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European Association of Psychoanalysis


 The Pretense of Psychology as Science:
 The Myth of Mental Illness in Statu Nascendi


 If I was profoundly shocked by the Varieties [of Religious Experience, by
WilliamJames], that was not because some of the facts described in it were such
as I would rather not hear about. They were, on the whole, amusing. Nor was it
because I thought James was doing his work clumsily. I thought he did it very
well. It was because the whole thing was a fraud. . . . Psychology. . .
regarded as the science of the mind, is not a science. It is what "phrenology" was
in the early nineteenth century, and astrology and alchemy in the Middle Ages
and the sixteenth century: the fashionable scientific fraud of the age. . . .
There were, I held, no merely moral actions, no merely political actions, and
no merely economic actions. Every action was moral, political, and economic.
     R.G. Collingwood (1889-1943; 1978: 93, 95, 149)

 In the Age of Faith, religion pretended to be a science, offering allegedly empirical observations about God and his works. In the Age of Science, psychology and psychiatry pretend to be sciences, offering allegedly empirical observations about the functions and malfunctions of the human mind. Much modern intellectual and political mischief rests upon this false and pretentious claim.
The epistemologically misleading character of the two principal "mental sciences" is inherent in their respective definitions. Wikipedia Encyclopedia identifies psychology as "an academic and applied field involving the study of the human mind, brain, and behavior. Psychology also refers to the application of such knowledge to various spheres of human activity, including problems of individuals' daily lives and the treatment of mental illness." Interestingly, Wikipedia then describes how "Psychology differs from anthropology, economics, political science, and sociology. . . ." and from "biology and neuroscience," but is silent about how psychology differs from psychiatry.
Psychiatry, Wikipedia tells us, "refers to the practice of medicine relating to the mind and behavior. . . . It is a subspecialty of medical practice. . . . While all clinicians encounter patients with mental illnesses and any of them may treat it, psychiatrists specialize in these areas." Missing from these definitions is acknowledgment that the most constant and most characteristic element of so-called mental treatments is and has always been the coercion of the "patient" by the "doctor."
 To be sure, many psychologists pursue work unrelated to mental illnesses and mental treatments, and some psychiatrists deal with voluntary mental patients. In this essay, however, I shall use the terms "psychologist" and "psychiatrist" to refer to persons whose professional roles are defined or shaped by mental health laws, that is, coercion. Why do I emphasize the central role of coercion in psychology and psychiatry? Because in my view voluntary mental health relations differ from involuntary mental health interventions the same way as, say, sexual relations between consenting adults differ from the sexual assaults we call "rape." I maintain that it is essential-morally and politically-not merely to distinguish between coerced and consensual "therapeutic" relations, but to contrast them. The terms "psychology" and "psychiatry" ought to be applied to one or the other, but not both.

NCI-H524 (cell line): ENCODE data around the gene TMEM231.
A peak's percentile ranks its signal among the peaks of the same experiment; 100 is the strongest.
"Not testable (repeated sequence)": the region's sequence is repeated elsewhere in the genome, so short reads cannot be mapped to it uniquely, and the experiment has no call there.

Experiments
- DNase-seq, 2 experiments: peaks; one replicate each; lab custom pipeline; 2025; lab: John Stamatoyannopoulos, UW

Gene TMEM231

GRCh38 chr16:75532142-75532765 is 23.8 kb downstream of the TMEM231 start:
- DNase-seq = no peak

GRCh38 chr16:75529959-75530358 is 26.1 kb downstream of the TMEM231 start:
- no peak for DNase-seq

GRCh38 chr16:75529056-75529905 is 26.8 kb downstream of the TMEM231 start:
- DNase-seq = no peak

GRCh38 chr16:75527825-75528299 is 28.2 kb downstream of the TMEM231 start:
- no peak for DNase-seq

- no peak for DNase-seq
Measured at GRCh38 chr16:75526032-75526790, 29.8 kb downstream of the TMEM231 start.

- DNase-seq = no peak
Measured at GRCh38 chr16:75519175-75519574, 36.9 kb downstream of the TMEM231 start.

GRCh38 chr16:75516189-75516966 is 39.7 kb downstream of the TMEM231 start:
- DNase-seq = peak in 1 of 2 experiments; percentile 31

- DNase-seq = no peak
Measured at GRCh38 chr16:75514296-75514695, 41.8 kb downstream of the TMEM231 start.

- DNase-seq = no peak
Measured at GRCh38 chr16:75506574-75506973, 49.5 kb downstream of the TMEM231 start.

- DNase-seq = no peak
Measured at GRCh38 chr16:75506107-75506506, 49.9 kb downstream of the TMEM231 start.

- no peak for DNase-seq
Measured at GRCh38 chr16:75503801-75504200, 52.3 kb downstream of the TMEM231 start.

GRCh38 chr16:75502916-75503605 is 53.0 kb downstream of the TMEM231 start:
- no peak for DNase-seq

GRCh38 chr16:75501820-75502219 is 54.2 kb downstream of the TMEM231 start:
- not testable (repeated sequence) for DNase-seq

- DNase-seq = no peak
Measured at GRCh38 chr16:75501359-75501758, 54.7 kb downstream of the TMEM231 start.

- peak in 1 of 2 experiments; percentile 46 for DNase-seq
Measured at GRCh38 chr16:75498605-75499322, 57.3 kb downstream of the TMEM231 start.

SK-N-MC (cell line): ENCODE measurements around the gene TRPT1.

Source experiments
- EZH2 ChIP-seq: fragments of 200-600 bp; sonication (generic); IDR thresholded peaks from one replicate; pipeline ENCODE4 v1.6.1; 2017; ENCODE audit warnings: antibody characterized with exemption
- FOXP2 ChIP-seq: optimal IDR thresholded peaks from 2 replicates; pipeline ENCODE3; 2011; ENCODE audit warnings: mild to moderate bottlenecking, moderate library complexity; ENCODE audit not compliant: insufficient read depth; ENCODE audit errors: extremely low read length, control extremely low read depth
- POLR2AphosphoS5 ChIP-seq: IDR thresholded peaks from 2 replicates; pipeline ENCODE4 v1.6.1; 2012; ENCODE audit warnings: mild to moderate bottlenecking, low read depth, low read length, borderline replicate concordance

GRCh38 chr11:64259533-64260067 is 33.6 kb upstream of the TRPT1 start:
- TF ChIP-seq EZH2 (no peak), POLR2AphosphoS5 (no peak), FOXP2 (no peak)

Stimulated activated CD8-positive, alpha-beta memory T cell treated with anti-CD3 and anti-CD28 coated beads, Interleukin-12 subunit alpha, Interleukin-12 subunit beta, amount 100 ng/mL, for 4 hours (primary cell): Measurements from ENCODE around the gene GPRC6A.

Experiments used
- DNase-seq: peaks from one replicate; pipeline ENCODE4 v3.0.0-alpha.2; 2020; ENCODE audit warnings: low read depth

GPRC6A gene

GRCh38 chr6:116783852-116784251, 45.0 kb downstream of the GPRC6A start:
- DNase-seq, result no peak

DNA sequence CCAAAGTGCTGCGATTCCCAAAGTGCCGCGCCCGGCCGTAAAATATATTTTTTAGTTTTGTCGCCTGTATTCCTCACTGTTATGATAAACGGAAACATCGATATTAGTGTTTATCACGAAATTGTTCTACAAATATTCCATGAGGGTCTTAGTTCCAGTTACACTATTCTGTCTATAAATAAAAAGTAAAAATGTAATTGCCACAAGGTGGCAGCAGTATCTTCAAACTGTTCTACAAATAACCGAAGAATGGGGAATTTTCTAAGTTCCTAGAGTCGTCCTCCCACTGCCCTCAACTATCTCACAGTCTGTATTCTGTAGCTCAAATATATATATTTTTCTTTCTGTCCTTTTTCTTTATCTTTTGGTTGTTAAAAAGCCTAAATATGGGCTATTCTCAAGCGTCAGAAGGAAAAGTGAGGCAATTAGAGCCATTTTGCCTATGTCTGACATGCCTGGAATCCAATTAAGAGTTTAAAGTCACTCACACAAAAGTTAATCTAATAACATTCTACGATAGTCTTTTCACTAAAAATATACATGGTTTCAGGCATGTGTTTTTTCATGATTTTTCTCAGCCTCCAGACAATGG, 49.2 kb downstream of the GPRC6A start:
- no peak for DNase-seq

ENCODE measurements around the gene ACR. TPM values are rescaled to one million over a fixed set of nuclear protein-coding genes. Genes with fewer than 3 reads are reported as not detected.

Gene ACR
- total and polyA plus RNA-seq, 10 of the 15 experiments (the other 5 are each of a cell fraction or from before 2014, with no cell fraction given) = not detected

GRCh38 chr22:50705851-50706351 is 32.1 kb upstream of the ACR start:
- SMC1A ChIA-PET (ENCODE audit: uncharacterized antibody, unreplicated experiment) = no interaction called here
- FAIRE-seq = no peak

Mental healing, qua psychology or psychiatry, resembles religion, not medicine or science. Asserting that a respected social institution-such as religion, psychology, or psychiatry-rests on a farrago of fables is disrespectful of received opinion and dangerous. It took us, in the West, a long time before we rejected coercion in the name of religion and punished instead of praised the person who embraced violence in the name of God (Seager, 1933). I believe we ought also to reject coercion in the name of mental health and condemn instead of commend the person who embraces violence in the name of mental healing.

 The humoral theory of disease, let us remember, was alive and well a mere 150 years ago. As long as that theory prevailed, there was only one kind of disease, humoral. The idea of two kinds of diseases-one bodily, the other mental-is a product of the scientific revolution; more specifically, of nineteenth century empirical-scientific medicine, based on anatomical and physiological observation and measurement.
I coined the term "myth of mental illness" in 1960 to suggest that the distinction between bodily illness and mental illness rests on a misuse of the term "illness." If we restrict the use of the term "illness" (or "disease") to observable biological -anatomical and physiological-phenomena, then, by definition, the term "mental illness" is a misnomer or metaphor. Mind is not matter, hence mental illness is a figure of speech.
The great nineteenth-century neuropsychiatrists regarded this view as a given:

 In practice, none of this is true. Medicine and law continue to distinguish between neurology and psychiatry, between laws regulating the rights and duties of persons suffering from neurological diseases such as syringomyelia, and the rights and duties of persons suffering from psychiatric diseases such as schizophrenia. What
accounts for this disjunction between academic-political declarations about mental illness and the legal-social realities of mental health practices? Answering that question fully requires a reprising of the history of psychiatry. Here I limit myself to showing that the idea of mental illness qua medical disease is a product of modern materialist-reductionist psychology/psychiatry.